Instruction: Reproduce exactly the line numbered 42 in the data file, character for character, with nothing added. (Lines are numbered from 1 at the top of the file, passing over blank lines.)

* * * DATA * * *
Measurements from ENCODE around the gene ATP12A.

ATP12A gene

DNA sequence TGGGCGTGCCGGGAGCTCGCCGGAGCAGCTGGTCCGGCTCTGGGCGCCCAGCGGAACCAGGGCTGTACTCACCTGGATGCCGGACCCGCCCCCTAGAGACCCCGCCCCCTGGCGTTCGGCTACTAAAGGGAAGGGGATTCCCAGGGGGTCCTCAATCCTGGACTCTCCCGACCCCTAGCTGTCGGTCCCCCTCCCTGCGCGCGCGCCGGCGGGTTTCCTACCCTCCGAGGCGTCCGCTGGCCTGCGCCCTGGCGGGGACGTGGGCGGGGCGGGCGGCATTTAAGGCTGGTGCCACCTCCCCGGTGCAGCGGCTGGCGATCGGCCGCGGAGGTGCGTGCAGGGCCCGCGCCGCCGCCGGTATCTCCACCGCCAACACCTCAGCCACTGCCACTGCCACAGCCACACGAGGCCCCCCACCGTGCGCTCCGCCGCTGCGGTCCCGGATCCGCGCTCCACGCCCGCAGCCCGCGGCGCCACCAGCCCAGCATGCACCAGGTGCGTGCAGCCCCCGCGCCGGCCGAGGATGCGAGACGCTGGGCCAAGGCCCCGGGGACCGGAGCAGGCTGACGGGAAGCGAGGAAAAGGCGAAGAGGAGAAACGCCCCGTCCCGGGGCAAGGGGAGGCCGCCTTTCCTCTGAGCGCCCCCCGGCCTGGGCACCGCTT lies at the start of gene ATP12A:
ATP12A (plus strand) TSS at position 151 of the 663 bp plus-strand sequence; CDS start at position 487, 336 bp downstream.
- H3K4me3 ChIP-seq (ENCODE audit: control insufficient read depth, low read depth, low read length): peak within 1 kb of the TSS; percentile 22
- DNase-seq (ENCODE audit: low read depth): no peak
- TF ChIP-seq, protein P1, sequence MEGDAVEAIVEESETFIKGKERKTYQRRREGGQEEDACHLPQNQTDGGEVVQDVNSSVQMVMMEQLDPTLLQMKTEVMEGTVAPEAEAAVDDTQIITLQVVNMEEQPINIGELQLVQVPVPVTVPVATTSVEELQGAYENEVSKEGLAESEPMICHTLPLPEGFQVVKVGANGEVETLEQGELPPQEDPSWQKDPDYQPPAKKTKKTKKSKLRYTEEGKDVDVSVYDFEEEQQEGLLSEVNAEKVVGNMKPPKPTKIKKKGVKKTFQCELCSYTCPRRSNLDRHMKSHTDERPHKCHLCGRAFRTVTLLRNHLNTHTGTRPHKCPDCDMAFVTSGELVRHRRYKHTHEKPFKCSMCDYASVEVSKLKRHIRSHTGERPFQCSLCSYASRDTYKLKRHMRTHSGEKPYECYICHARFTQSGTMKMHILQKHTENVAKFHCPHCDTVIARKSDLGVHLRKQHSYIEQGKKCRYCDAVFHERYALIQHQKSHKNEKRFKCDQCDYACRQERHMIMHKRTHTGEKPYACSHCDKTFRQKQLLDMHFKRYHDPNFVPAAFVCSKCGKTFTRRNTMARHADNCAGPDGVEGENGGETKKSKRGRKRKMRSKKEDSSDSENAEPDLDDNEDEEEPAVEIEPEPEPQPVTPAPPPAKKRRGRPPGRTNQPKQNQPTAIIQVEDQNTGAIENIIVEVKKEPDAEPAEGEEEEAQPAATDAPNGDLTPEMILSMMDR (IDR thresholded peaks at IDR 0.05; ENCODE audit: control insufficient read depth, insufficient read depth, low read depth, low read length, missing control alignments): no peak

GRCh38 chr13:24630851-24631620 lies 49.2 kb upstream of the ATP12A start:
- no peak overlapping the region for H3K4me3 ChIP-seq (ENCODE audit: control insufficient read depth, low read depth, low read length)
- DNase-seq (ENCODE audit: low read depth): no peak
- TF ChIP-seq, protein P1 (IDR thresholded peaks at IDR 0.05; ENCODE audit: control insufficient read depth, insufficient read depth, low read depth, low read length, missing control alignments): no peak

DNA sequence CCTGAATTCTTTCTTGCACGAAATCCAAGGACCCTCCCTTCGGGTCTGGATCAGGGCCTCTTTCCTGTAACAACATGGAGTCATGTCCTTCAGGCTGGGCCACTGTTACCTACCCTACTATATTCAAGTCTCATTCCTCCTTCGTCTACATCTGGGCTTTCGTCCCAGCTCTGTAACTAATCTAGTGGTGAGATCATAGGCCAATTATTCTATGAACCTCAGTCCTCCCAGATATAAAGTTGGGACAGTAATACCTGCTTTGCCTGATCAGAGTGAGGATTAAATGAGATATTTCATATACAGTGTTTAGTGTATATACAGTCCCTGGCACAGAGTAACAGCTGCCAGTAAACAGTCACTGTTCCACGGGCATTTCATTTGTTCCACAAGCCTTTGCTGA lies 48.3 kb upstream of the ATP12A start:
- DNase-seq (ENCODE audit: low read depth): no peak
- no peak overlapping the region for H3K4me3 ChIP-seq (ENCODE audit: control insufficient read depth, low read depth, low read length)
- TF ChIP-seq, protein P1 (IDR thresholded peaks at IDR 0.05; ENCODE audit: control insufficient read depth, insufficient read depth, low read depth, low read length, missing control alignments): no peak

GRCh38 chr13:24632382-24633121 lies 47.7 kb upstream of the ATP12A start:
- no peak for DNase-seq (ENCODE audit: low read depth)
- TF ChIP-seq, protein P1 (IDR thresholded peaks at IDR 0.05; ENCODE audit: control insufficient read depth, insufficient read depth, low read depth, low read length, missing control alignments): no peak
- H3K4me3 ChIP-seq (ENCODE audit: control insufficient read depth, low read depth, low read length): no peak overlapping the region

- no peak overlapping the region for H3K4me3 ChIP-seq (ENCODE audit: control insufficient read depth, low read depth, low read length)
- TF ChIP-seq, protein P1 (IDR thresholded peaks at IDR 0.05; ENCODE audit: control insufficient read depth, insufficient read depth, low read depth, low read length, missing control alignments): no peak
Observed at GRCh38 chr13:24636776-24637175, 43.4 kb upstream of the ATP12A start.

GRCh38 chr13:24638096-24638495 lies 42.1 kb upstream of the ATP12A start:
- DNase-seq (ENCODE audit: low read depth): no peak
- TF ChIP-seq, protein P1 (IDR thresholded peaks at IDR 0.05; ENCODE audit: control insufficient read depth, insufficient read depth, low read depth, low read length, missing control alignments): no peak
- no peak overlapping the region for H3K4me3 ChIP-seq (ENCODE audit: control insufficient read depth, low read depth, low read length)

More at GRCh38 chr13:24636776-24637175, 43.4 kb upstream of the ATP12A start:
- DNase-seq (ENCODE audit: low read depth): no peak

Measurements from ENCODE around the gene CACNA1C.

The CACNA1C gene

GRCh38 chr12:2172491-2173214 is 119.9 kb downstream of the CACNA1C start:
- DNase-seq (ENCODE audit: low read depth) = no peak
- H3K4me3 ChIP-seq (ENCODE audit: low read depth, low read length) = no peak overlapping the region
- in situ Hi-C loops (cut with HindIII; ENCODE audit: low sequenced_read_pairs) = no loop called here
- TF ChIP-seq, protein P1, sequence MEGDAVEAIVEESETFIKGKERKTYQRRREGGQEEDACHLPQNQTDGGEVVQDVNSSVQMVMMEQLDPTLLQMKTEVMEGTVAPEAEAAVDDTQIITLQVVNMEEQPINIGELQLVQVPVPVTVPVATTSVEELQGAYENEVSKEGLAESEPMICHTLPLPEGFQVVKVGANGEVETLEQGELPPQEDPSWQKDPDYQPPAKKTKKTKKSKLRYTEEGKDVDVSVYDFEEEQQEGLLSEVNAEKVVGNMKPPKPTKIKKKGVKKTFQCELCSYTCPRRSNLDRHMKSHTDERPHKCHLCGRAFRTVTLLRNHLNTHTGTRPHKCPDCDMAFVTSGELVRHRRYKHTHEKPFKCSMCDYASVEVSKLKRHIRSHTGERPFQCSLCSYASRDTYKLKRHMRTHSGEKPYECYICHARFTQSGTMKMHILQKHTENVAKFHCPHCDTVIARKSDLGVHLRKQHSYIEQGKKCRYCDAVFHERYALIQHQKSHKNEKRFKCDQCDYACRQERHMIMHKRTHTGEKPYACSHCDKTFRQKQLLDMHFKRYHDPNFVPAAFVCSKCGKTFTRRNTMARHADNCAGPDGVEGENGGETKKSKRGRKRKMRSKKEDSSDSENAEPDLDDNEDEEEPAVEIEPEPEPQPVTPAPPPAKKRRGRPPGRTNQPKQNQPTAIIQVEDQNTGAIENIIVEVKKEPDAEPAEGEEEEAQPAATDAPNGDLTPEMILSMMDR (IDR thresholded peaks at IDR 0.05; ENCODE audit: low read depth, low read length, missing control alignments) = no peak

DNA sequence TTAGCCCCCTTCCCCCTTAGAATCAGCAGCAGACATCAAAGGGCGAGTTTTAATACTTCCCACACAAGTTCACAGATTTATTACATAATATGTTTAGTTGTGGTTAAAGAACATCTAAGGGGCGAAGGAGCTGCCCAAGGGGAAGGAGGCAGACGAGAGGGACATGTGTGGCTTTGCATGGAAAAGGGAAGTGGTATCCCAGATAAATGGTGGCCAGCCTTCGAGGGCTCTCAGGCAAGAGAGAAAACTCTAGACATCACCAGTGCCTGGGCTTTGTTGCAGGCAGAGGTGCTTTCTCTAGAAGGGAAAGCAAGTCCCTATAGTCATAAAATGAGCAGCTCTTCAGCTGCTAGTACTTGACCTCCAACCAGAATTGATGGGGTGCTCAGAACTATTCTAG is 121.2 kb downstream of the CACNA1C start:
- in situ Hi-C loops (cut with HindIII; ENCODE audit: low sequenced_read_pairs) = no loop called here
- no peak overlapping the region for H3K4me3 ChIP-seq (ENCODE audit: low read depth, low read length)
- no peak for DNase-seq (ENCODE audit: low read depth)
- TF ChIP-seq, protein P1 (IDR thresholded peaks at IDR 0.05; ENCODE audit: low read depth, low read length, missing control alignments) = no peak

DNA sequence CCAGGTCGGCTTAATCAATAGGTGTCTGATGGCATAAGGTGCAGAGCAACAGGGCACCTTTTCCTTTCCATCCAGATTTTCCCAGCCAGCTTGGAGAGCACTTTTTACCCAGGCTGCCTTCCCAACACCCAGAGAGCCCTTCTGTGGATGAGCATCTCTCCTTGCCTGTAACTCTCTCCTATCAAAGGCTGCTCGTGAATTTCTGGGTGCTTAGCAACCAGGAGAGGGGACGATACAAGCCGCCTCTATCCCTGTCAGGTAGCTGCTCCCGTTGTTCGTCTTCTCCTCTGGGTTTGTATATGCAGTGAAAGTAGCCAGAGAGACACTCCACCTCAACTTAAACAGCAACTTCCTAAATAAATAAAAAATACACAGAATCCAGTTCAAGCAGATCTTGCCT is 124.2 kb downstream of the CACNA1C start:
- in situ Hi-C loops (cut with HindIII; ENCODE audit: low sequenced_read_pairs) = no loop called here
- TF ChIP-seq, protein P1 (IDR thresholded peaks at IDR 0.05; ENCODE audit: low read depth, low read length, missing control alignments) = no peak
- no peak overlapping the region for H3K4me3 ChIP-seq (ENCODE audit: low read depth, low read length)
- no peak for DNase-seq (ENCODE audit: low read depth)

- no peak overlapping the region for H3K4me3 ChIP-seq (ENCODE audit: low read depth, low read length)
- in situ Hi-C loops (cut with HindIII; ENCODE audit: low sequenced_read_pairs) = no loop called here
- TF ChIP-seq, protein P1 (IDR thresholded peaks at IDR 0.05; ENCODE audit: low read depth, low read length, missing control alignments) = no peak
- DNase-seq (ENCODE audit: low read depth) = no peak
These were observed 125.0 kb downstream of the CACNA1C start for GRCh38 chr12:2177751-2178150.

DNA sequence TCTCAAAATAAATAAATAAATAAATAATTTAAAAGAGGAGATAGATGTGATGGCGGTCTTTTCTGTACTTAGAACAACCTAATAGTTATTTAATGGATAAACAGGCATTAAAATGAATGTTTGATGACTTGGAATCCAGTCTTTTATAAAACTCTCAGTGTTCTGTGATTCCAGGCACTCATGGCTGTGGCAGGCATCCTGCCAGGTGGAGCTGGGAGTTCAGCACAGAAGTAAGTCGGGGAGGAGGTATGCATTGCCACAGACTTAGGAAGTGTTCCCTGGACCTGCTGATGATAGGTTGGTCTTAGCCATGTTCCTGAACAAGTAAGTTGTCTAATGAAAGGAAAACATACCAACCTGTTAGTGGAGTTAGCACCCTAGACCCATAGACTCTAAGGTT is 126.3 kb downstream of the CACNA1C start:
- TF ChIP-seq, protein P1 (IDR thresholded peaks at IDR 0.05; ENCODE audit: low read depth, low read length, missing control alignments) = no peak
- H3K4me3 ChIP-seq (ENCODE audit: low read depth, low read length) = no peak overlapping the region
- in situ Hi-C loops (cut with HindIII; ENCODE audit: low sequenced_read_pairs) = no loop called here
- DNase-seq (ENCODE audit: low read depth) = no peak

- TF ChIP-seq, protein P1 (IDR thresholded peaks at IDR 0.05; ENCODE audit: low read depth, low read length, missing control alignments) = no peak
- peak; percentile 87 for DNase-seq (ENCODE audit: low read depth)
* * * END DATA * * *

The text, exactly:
- in situ Hi-C loops (cut with HindIII; ENCODE audit: low sequenced_read_pairs) = no loop called here